The tweet links to a blog post which describes how a system built by Watson Health using Merge Healthcare data and machine learning can provide an initial recommendation. The recommendation will be based on accessing patient symptoms and cross referencing images with previously diagnosed scans. Basically radiologists could be replaced by machines. The blog ends with recommendations for radiologists to "step into the light"."Step out of the dark and into the light." How radiologists can avoid being replaced by @CancerGeek #RSNA15 https://t.co/0UCFYsWWjw— Ed Mariano, MD (@EMARIANOMD) November 29, 2015
A friend tweeted
@womenofteal @EMARIANOMD #radiology is key to #diagnosis but most #patient never realize the people behind the scenes. #RSNA15— CancerGeek (@CancerGeek) November 29, 2015
And that got me thinking.
In the past 10 years, my care has included 21 CT scans, 2 PET/CTs, and 11 mammograms. In that time period I have only met one radiologist. Back in 2005 after being diagnosed with ovarian cancer my gyn-onc sent me for a mammogram to insure that I did not have breast cancer. I had a script to go that day for a mammogram so they squeezed me into the schedule. After finishing, the technician asked me to wait for a minute in the room. In walked the radiologist who had called my gyn-onc with the results. They did not want me to wait over the weekend for the results so the radiologist told me my mammogram images were clear. I thanked him and he wished me luck with the chemotherapy treatments.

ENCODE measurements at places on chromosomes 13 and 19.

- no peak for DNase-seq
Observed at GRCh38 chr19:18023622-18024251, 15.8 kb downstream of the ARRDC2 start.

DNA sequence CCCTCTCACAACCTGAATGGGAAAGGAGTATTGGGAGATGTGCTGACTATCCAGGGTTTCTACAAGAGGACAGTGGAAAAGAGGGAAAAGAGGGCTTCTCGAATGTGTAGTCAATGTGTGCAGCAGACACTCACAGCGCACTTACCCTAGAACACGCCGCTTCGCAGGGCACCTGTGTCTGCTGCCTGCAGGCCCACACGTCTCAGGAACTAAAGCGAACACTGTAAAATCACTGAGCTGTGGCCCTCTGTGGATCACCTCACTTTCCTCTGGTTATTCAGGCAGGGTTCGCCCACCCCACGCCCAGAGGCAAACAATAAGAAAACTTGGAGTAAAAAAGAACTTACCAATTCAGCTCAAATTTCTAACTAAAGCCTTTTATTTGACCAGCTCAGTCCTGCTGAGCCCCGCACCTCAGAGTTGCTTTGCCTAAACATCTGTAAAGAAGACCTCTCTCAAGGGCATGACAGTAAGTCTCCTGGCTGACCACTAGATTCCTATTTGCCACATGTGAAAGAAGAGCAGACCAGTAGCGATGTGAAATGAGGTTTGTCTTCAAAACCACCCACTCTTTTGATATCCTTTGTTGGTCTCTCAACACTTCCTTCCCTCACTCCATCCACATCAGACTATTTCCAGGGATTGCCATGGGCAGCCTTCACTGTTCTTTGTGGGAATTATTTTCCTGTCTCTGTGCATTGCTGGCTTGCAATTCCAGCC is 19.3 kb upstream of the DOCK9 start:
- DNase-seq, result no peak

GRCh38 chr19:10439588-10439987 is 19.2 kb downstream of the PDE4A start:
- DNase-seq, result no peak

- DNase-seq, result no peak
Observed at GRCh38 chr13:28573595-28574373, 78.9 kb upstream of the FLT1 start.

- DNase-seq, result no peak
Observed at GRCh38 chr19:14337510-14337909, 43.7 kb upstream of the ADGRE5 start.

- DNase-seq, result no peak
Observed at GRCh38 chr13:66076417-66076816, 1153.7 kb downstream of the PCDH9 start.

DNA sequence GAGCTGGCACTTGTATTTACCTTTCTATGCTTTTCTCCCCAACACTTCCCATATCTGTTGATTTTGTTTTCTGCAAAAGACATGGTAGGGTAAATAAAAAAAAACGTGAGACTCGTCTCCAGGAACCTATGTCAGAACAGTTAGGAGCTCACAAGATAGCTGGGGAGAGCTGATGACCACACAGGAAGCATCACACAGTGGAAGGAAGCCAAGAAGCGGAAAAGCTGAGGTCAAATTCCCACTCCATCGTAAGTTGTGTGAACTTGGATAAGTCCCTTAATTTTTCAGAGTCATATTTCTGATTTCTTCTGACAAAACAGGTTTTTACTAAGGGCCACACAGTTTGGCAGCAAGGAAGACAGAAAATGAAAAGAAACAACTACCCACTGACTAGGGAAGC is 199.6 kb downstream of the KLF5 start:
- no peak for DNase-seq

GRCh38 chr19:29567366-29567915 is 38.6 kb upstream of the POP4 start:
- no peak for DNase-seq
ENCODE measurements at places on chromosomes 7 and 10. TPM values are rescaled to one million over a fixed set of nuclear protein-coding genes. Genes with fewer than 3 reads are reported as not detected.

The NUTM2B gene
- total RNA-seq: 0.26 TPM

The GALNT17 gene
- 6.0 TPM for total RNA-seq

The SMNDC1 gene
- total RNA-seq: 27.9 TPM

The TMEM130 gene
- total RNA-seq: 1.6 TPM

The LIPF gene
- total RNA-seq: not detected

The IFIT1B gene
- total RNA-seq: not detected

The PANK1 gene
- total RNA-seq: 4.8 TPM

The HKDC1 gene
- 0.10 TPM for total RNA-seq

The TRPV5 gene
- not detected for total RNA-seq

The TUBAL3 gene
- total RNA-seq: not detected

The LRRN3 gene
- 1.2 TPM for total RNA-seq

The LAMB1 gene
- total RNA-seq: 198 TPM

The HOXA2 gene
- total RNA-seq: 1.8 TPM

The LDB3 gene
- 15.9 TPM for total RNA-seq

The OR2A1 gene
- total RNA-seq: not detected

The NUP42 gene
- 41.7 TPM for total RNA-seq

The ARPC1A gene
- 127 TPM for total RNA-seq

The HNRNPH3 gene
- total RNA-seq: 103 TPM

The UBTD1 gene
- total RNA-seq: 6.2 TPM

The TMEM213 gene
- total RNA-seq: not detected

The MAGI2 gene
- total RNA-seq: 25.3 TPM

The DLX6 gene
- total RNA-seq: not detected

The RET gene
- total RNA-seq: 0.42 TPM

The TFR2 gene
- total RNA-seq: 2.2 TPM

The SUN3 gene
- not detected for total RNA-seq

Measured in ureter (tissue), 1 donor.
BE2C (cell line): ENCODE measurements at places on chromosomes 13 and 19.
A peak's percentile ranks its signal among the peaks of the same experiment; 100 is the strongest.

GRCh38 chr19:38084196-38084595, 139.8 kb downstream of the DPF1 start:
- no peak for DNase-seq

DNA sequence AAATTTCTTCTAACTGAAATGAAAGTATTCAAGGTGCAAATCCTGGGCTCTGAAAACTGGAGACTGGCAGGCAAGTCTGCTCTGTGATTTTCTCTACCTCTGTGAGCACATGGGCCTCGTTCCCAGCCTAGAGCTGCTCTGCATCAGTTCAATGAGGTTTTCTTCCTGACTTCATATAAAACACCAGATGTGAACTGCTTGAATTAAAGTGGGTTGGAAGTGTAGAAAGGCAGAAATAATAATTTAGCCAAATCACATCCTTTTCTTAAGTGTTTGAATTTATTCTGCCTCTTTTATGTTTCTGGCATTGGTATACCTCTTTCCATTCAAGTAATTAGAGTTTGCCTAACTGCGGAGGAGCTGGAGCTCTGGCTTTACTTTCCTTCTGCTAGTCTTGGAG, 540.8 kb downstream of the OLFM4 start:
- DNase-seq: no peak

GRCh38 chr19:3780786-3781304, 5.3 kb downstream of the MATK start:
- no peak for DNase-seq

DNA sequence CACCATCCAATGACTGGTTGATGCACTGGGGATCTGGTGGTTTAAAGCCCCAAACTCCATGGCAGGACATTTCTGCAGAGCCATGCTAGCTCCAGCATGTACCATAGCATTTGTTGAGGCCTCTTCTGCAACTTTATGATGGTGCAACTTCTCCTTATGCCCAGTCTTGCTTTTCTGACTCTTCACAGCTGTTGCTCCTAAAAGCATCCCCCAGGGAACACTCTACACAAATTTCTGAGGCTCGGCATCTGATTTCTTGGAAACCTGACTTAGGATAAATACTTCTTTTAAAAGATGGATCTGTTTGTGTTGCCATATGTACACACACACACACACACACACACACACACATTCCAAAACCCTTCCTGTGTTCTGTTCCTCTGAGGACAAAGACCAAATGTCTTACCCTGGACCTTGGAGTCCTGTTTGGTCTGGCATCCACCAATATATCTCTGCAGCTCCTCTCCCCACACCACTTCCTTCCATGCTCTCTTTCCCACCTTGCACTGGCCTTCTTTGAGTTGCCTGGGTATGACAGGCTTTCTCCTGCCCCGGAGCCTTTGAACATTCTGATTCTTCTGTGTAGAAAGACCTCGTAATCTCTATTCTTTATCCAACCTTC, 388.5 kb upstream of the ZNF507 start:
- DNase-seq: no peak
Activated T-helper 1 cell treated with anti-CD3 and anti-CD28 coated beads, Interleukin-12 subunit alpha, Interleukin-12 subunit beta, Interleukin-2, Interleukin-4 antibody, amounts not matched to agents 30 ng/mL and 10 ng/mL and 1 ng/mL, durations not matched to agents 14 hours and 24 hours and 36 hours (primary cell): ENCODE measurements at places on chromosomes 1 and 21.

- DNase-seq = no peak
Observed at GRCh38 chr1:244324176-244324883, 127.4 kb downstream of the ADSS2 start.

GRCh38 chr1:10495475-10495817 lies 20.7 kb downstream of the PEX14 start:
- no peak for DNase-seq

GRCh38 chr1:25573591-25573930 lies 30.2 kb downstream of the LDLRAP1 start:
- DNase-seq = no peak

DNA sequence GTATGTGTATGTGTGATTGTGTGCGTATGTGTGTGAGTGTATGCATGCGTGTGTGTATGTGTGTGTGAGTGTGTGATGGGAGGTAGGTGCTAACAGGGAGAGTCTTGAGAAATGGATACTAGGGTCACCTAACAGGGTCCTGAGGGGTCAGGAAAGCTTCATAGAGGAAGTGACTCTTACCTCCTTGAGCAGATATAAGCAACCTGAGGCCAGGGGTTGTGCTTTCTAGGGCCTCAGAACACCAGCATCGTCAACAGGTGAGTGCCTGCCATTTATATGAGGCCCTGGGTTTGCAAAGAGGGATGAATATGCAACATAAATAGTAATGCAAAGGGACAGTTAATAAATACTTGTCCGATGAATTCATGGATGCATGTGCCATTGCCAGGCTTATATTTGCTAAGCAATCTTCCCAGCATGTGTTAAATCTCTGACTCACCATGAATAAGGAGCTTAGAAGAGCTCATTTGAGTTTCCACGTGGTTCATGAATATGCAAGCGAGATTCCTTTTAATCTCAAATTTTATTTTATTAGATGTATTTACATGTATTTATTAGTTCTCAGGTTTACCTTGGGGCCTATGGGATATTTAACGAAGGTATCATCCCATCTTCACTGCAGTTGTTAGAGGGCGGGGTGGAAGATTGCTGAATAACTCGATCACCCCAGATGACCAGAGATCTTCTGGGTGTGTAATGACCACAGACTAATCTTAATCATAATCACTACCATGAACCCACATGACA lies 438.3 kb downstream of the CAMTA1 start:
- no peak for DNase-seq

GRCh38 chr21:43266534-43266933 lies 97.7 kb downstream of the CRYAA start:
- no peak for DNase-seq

In every other instance the radiologist who read my scans was behind the scenes. I have copies of the slides of each scan on CDs and also the written report for each scan. The report includes the name of the radiologist who read the scan and wrote the report. The group I use for my scans has over 50 radiologists listed on their web page. After years of scans I began to noticed that some of my scans were read by the same person and that was comforting.
In October 2008, it was a CT scan that found my recurrence on my liver and spleen. (My CA-125 was normal).
So I have lots of reasons to thank the wonderful radiologists at University Radiology for the behind the scenes care they provide.
Becker, MD *
Every Day is a Blessing!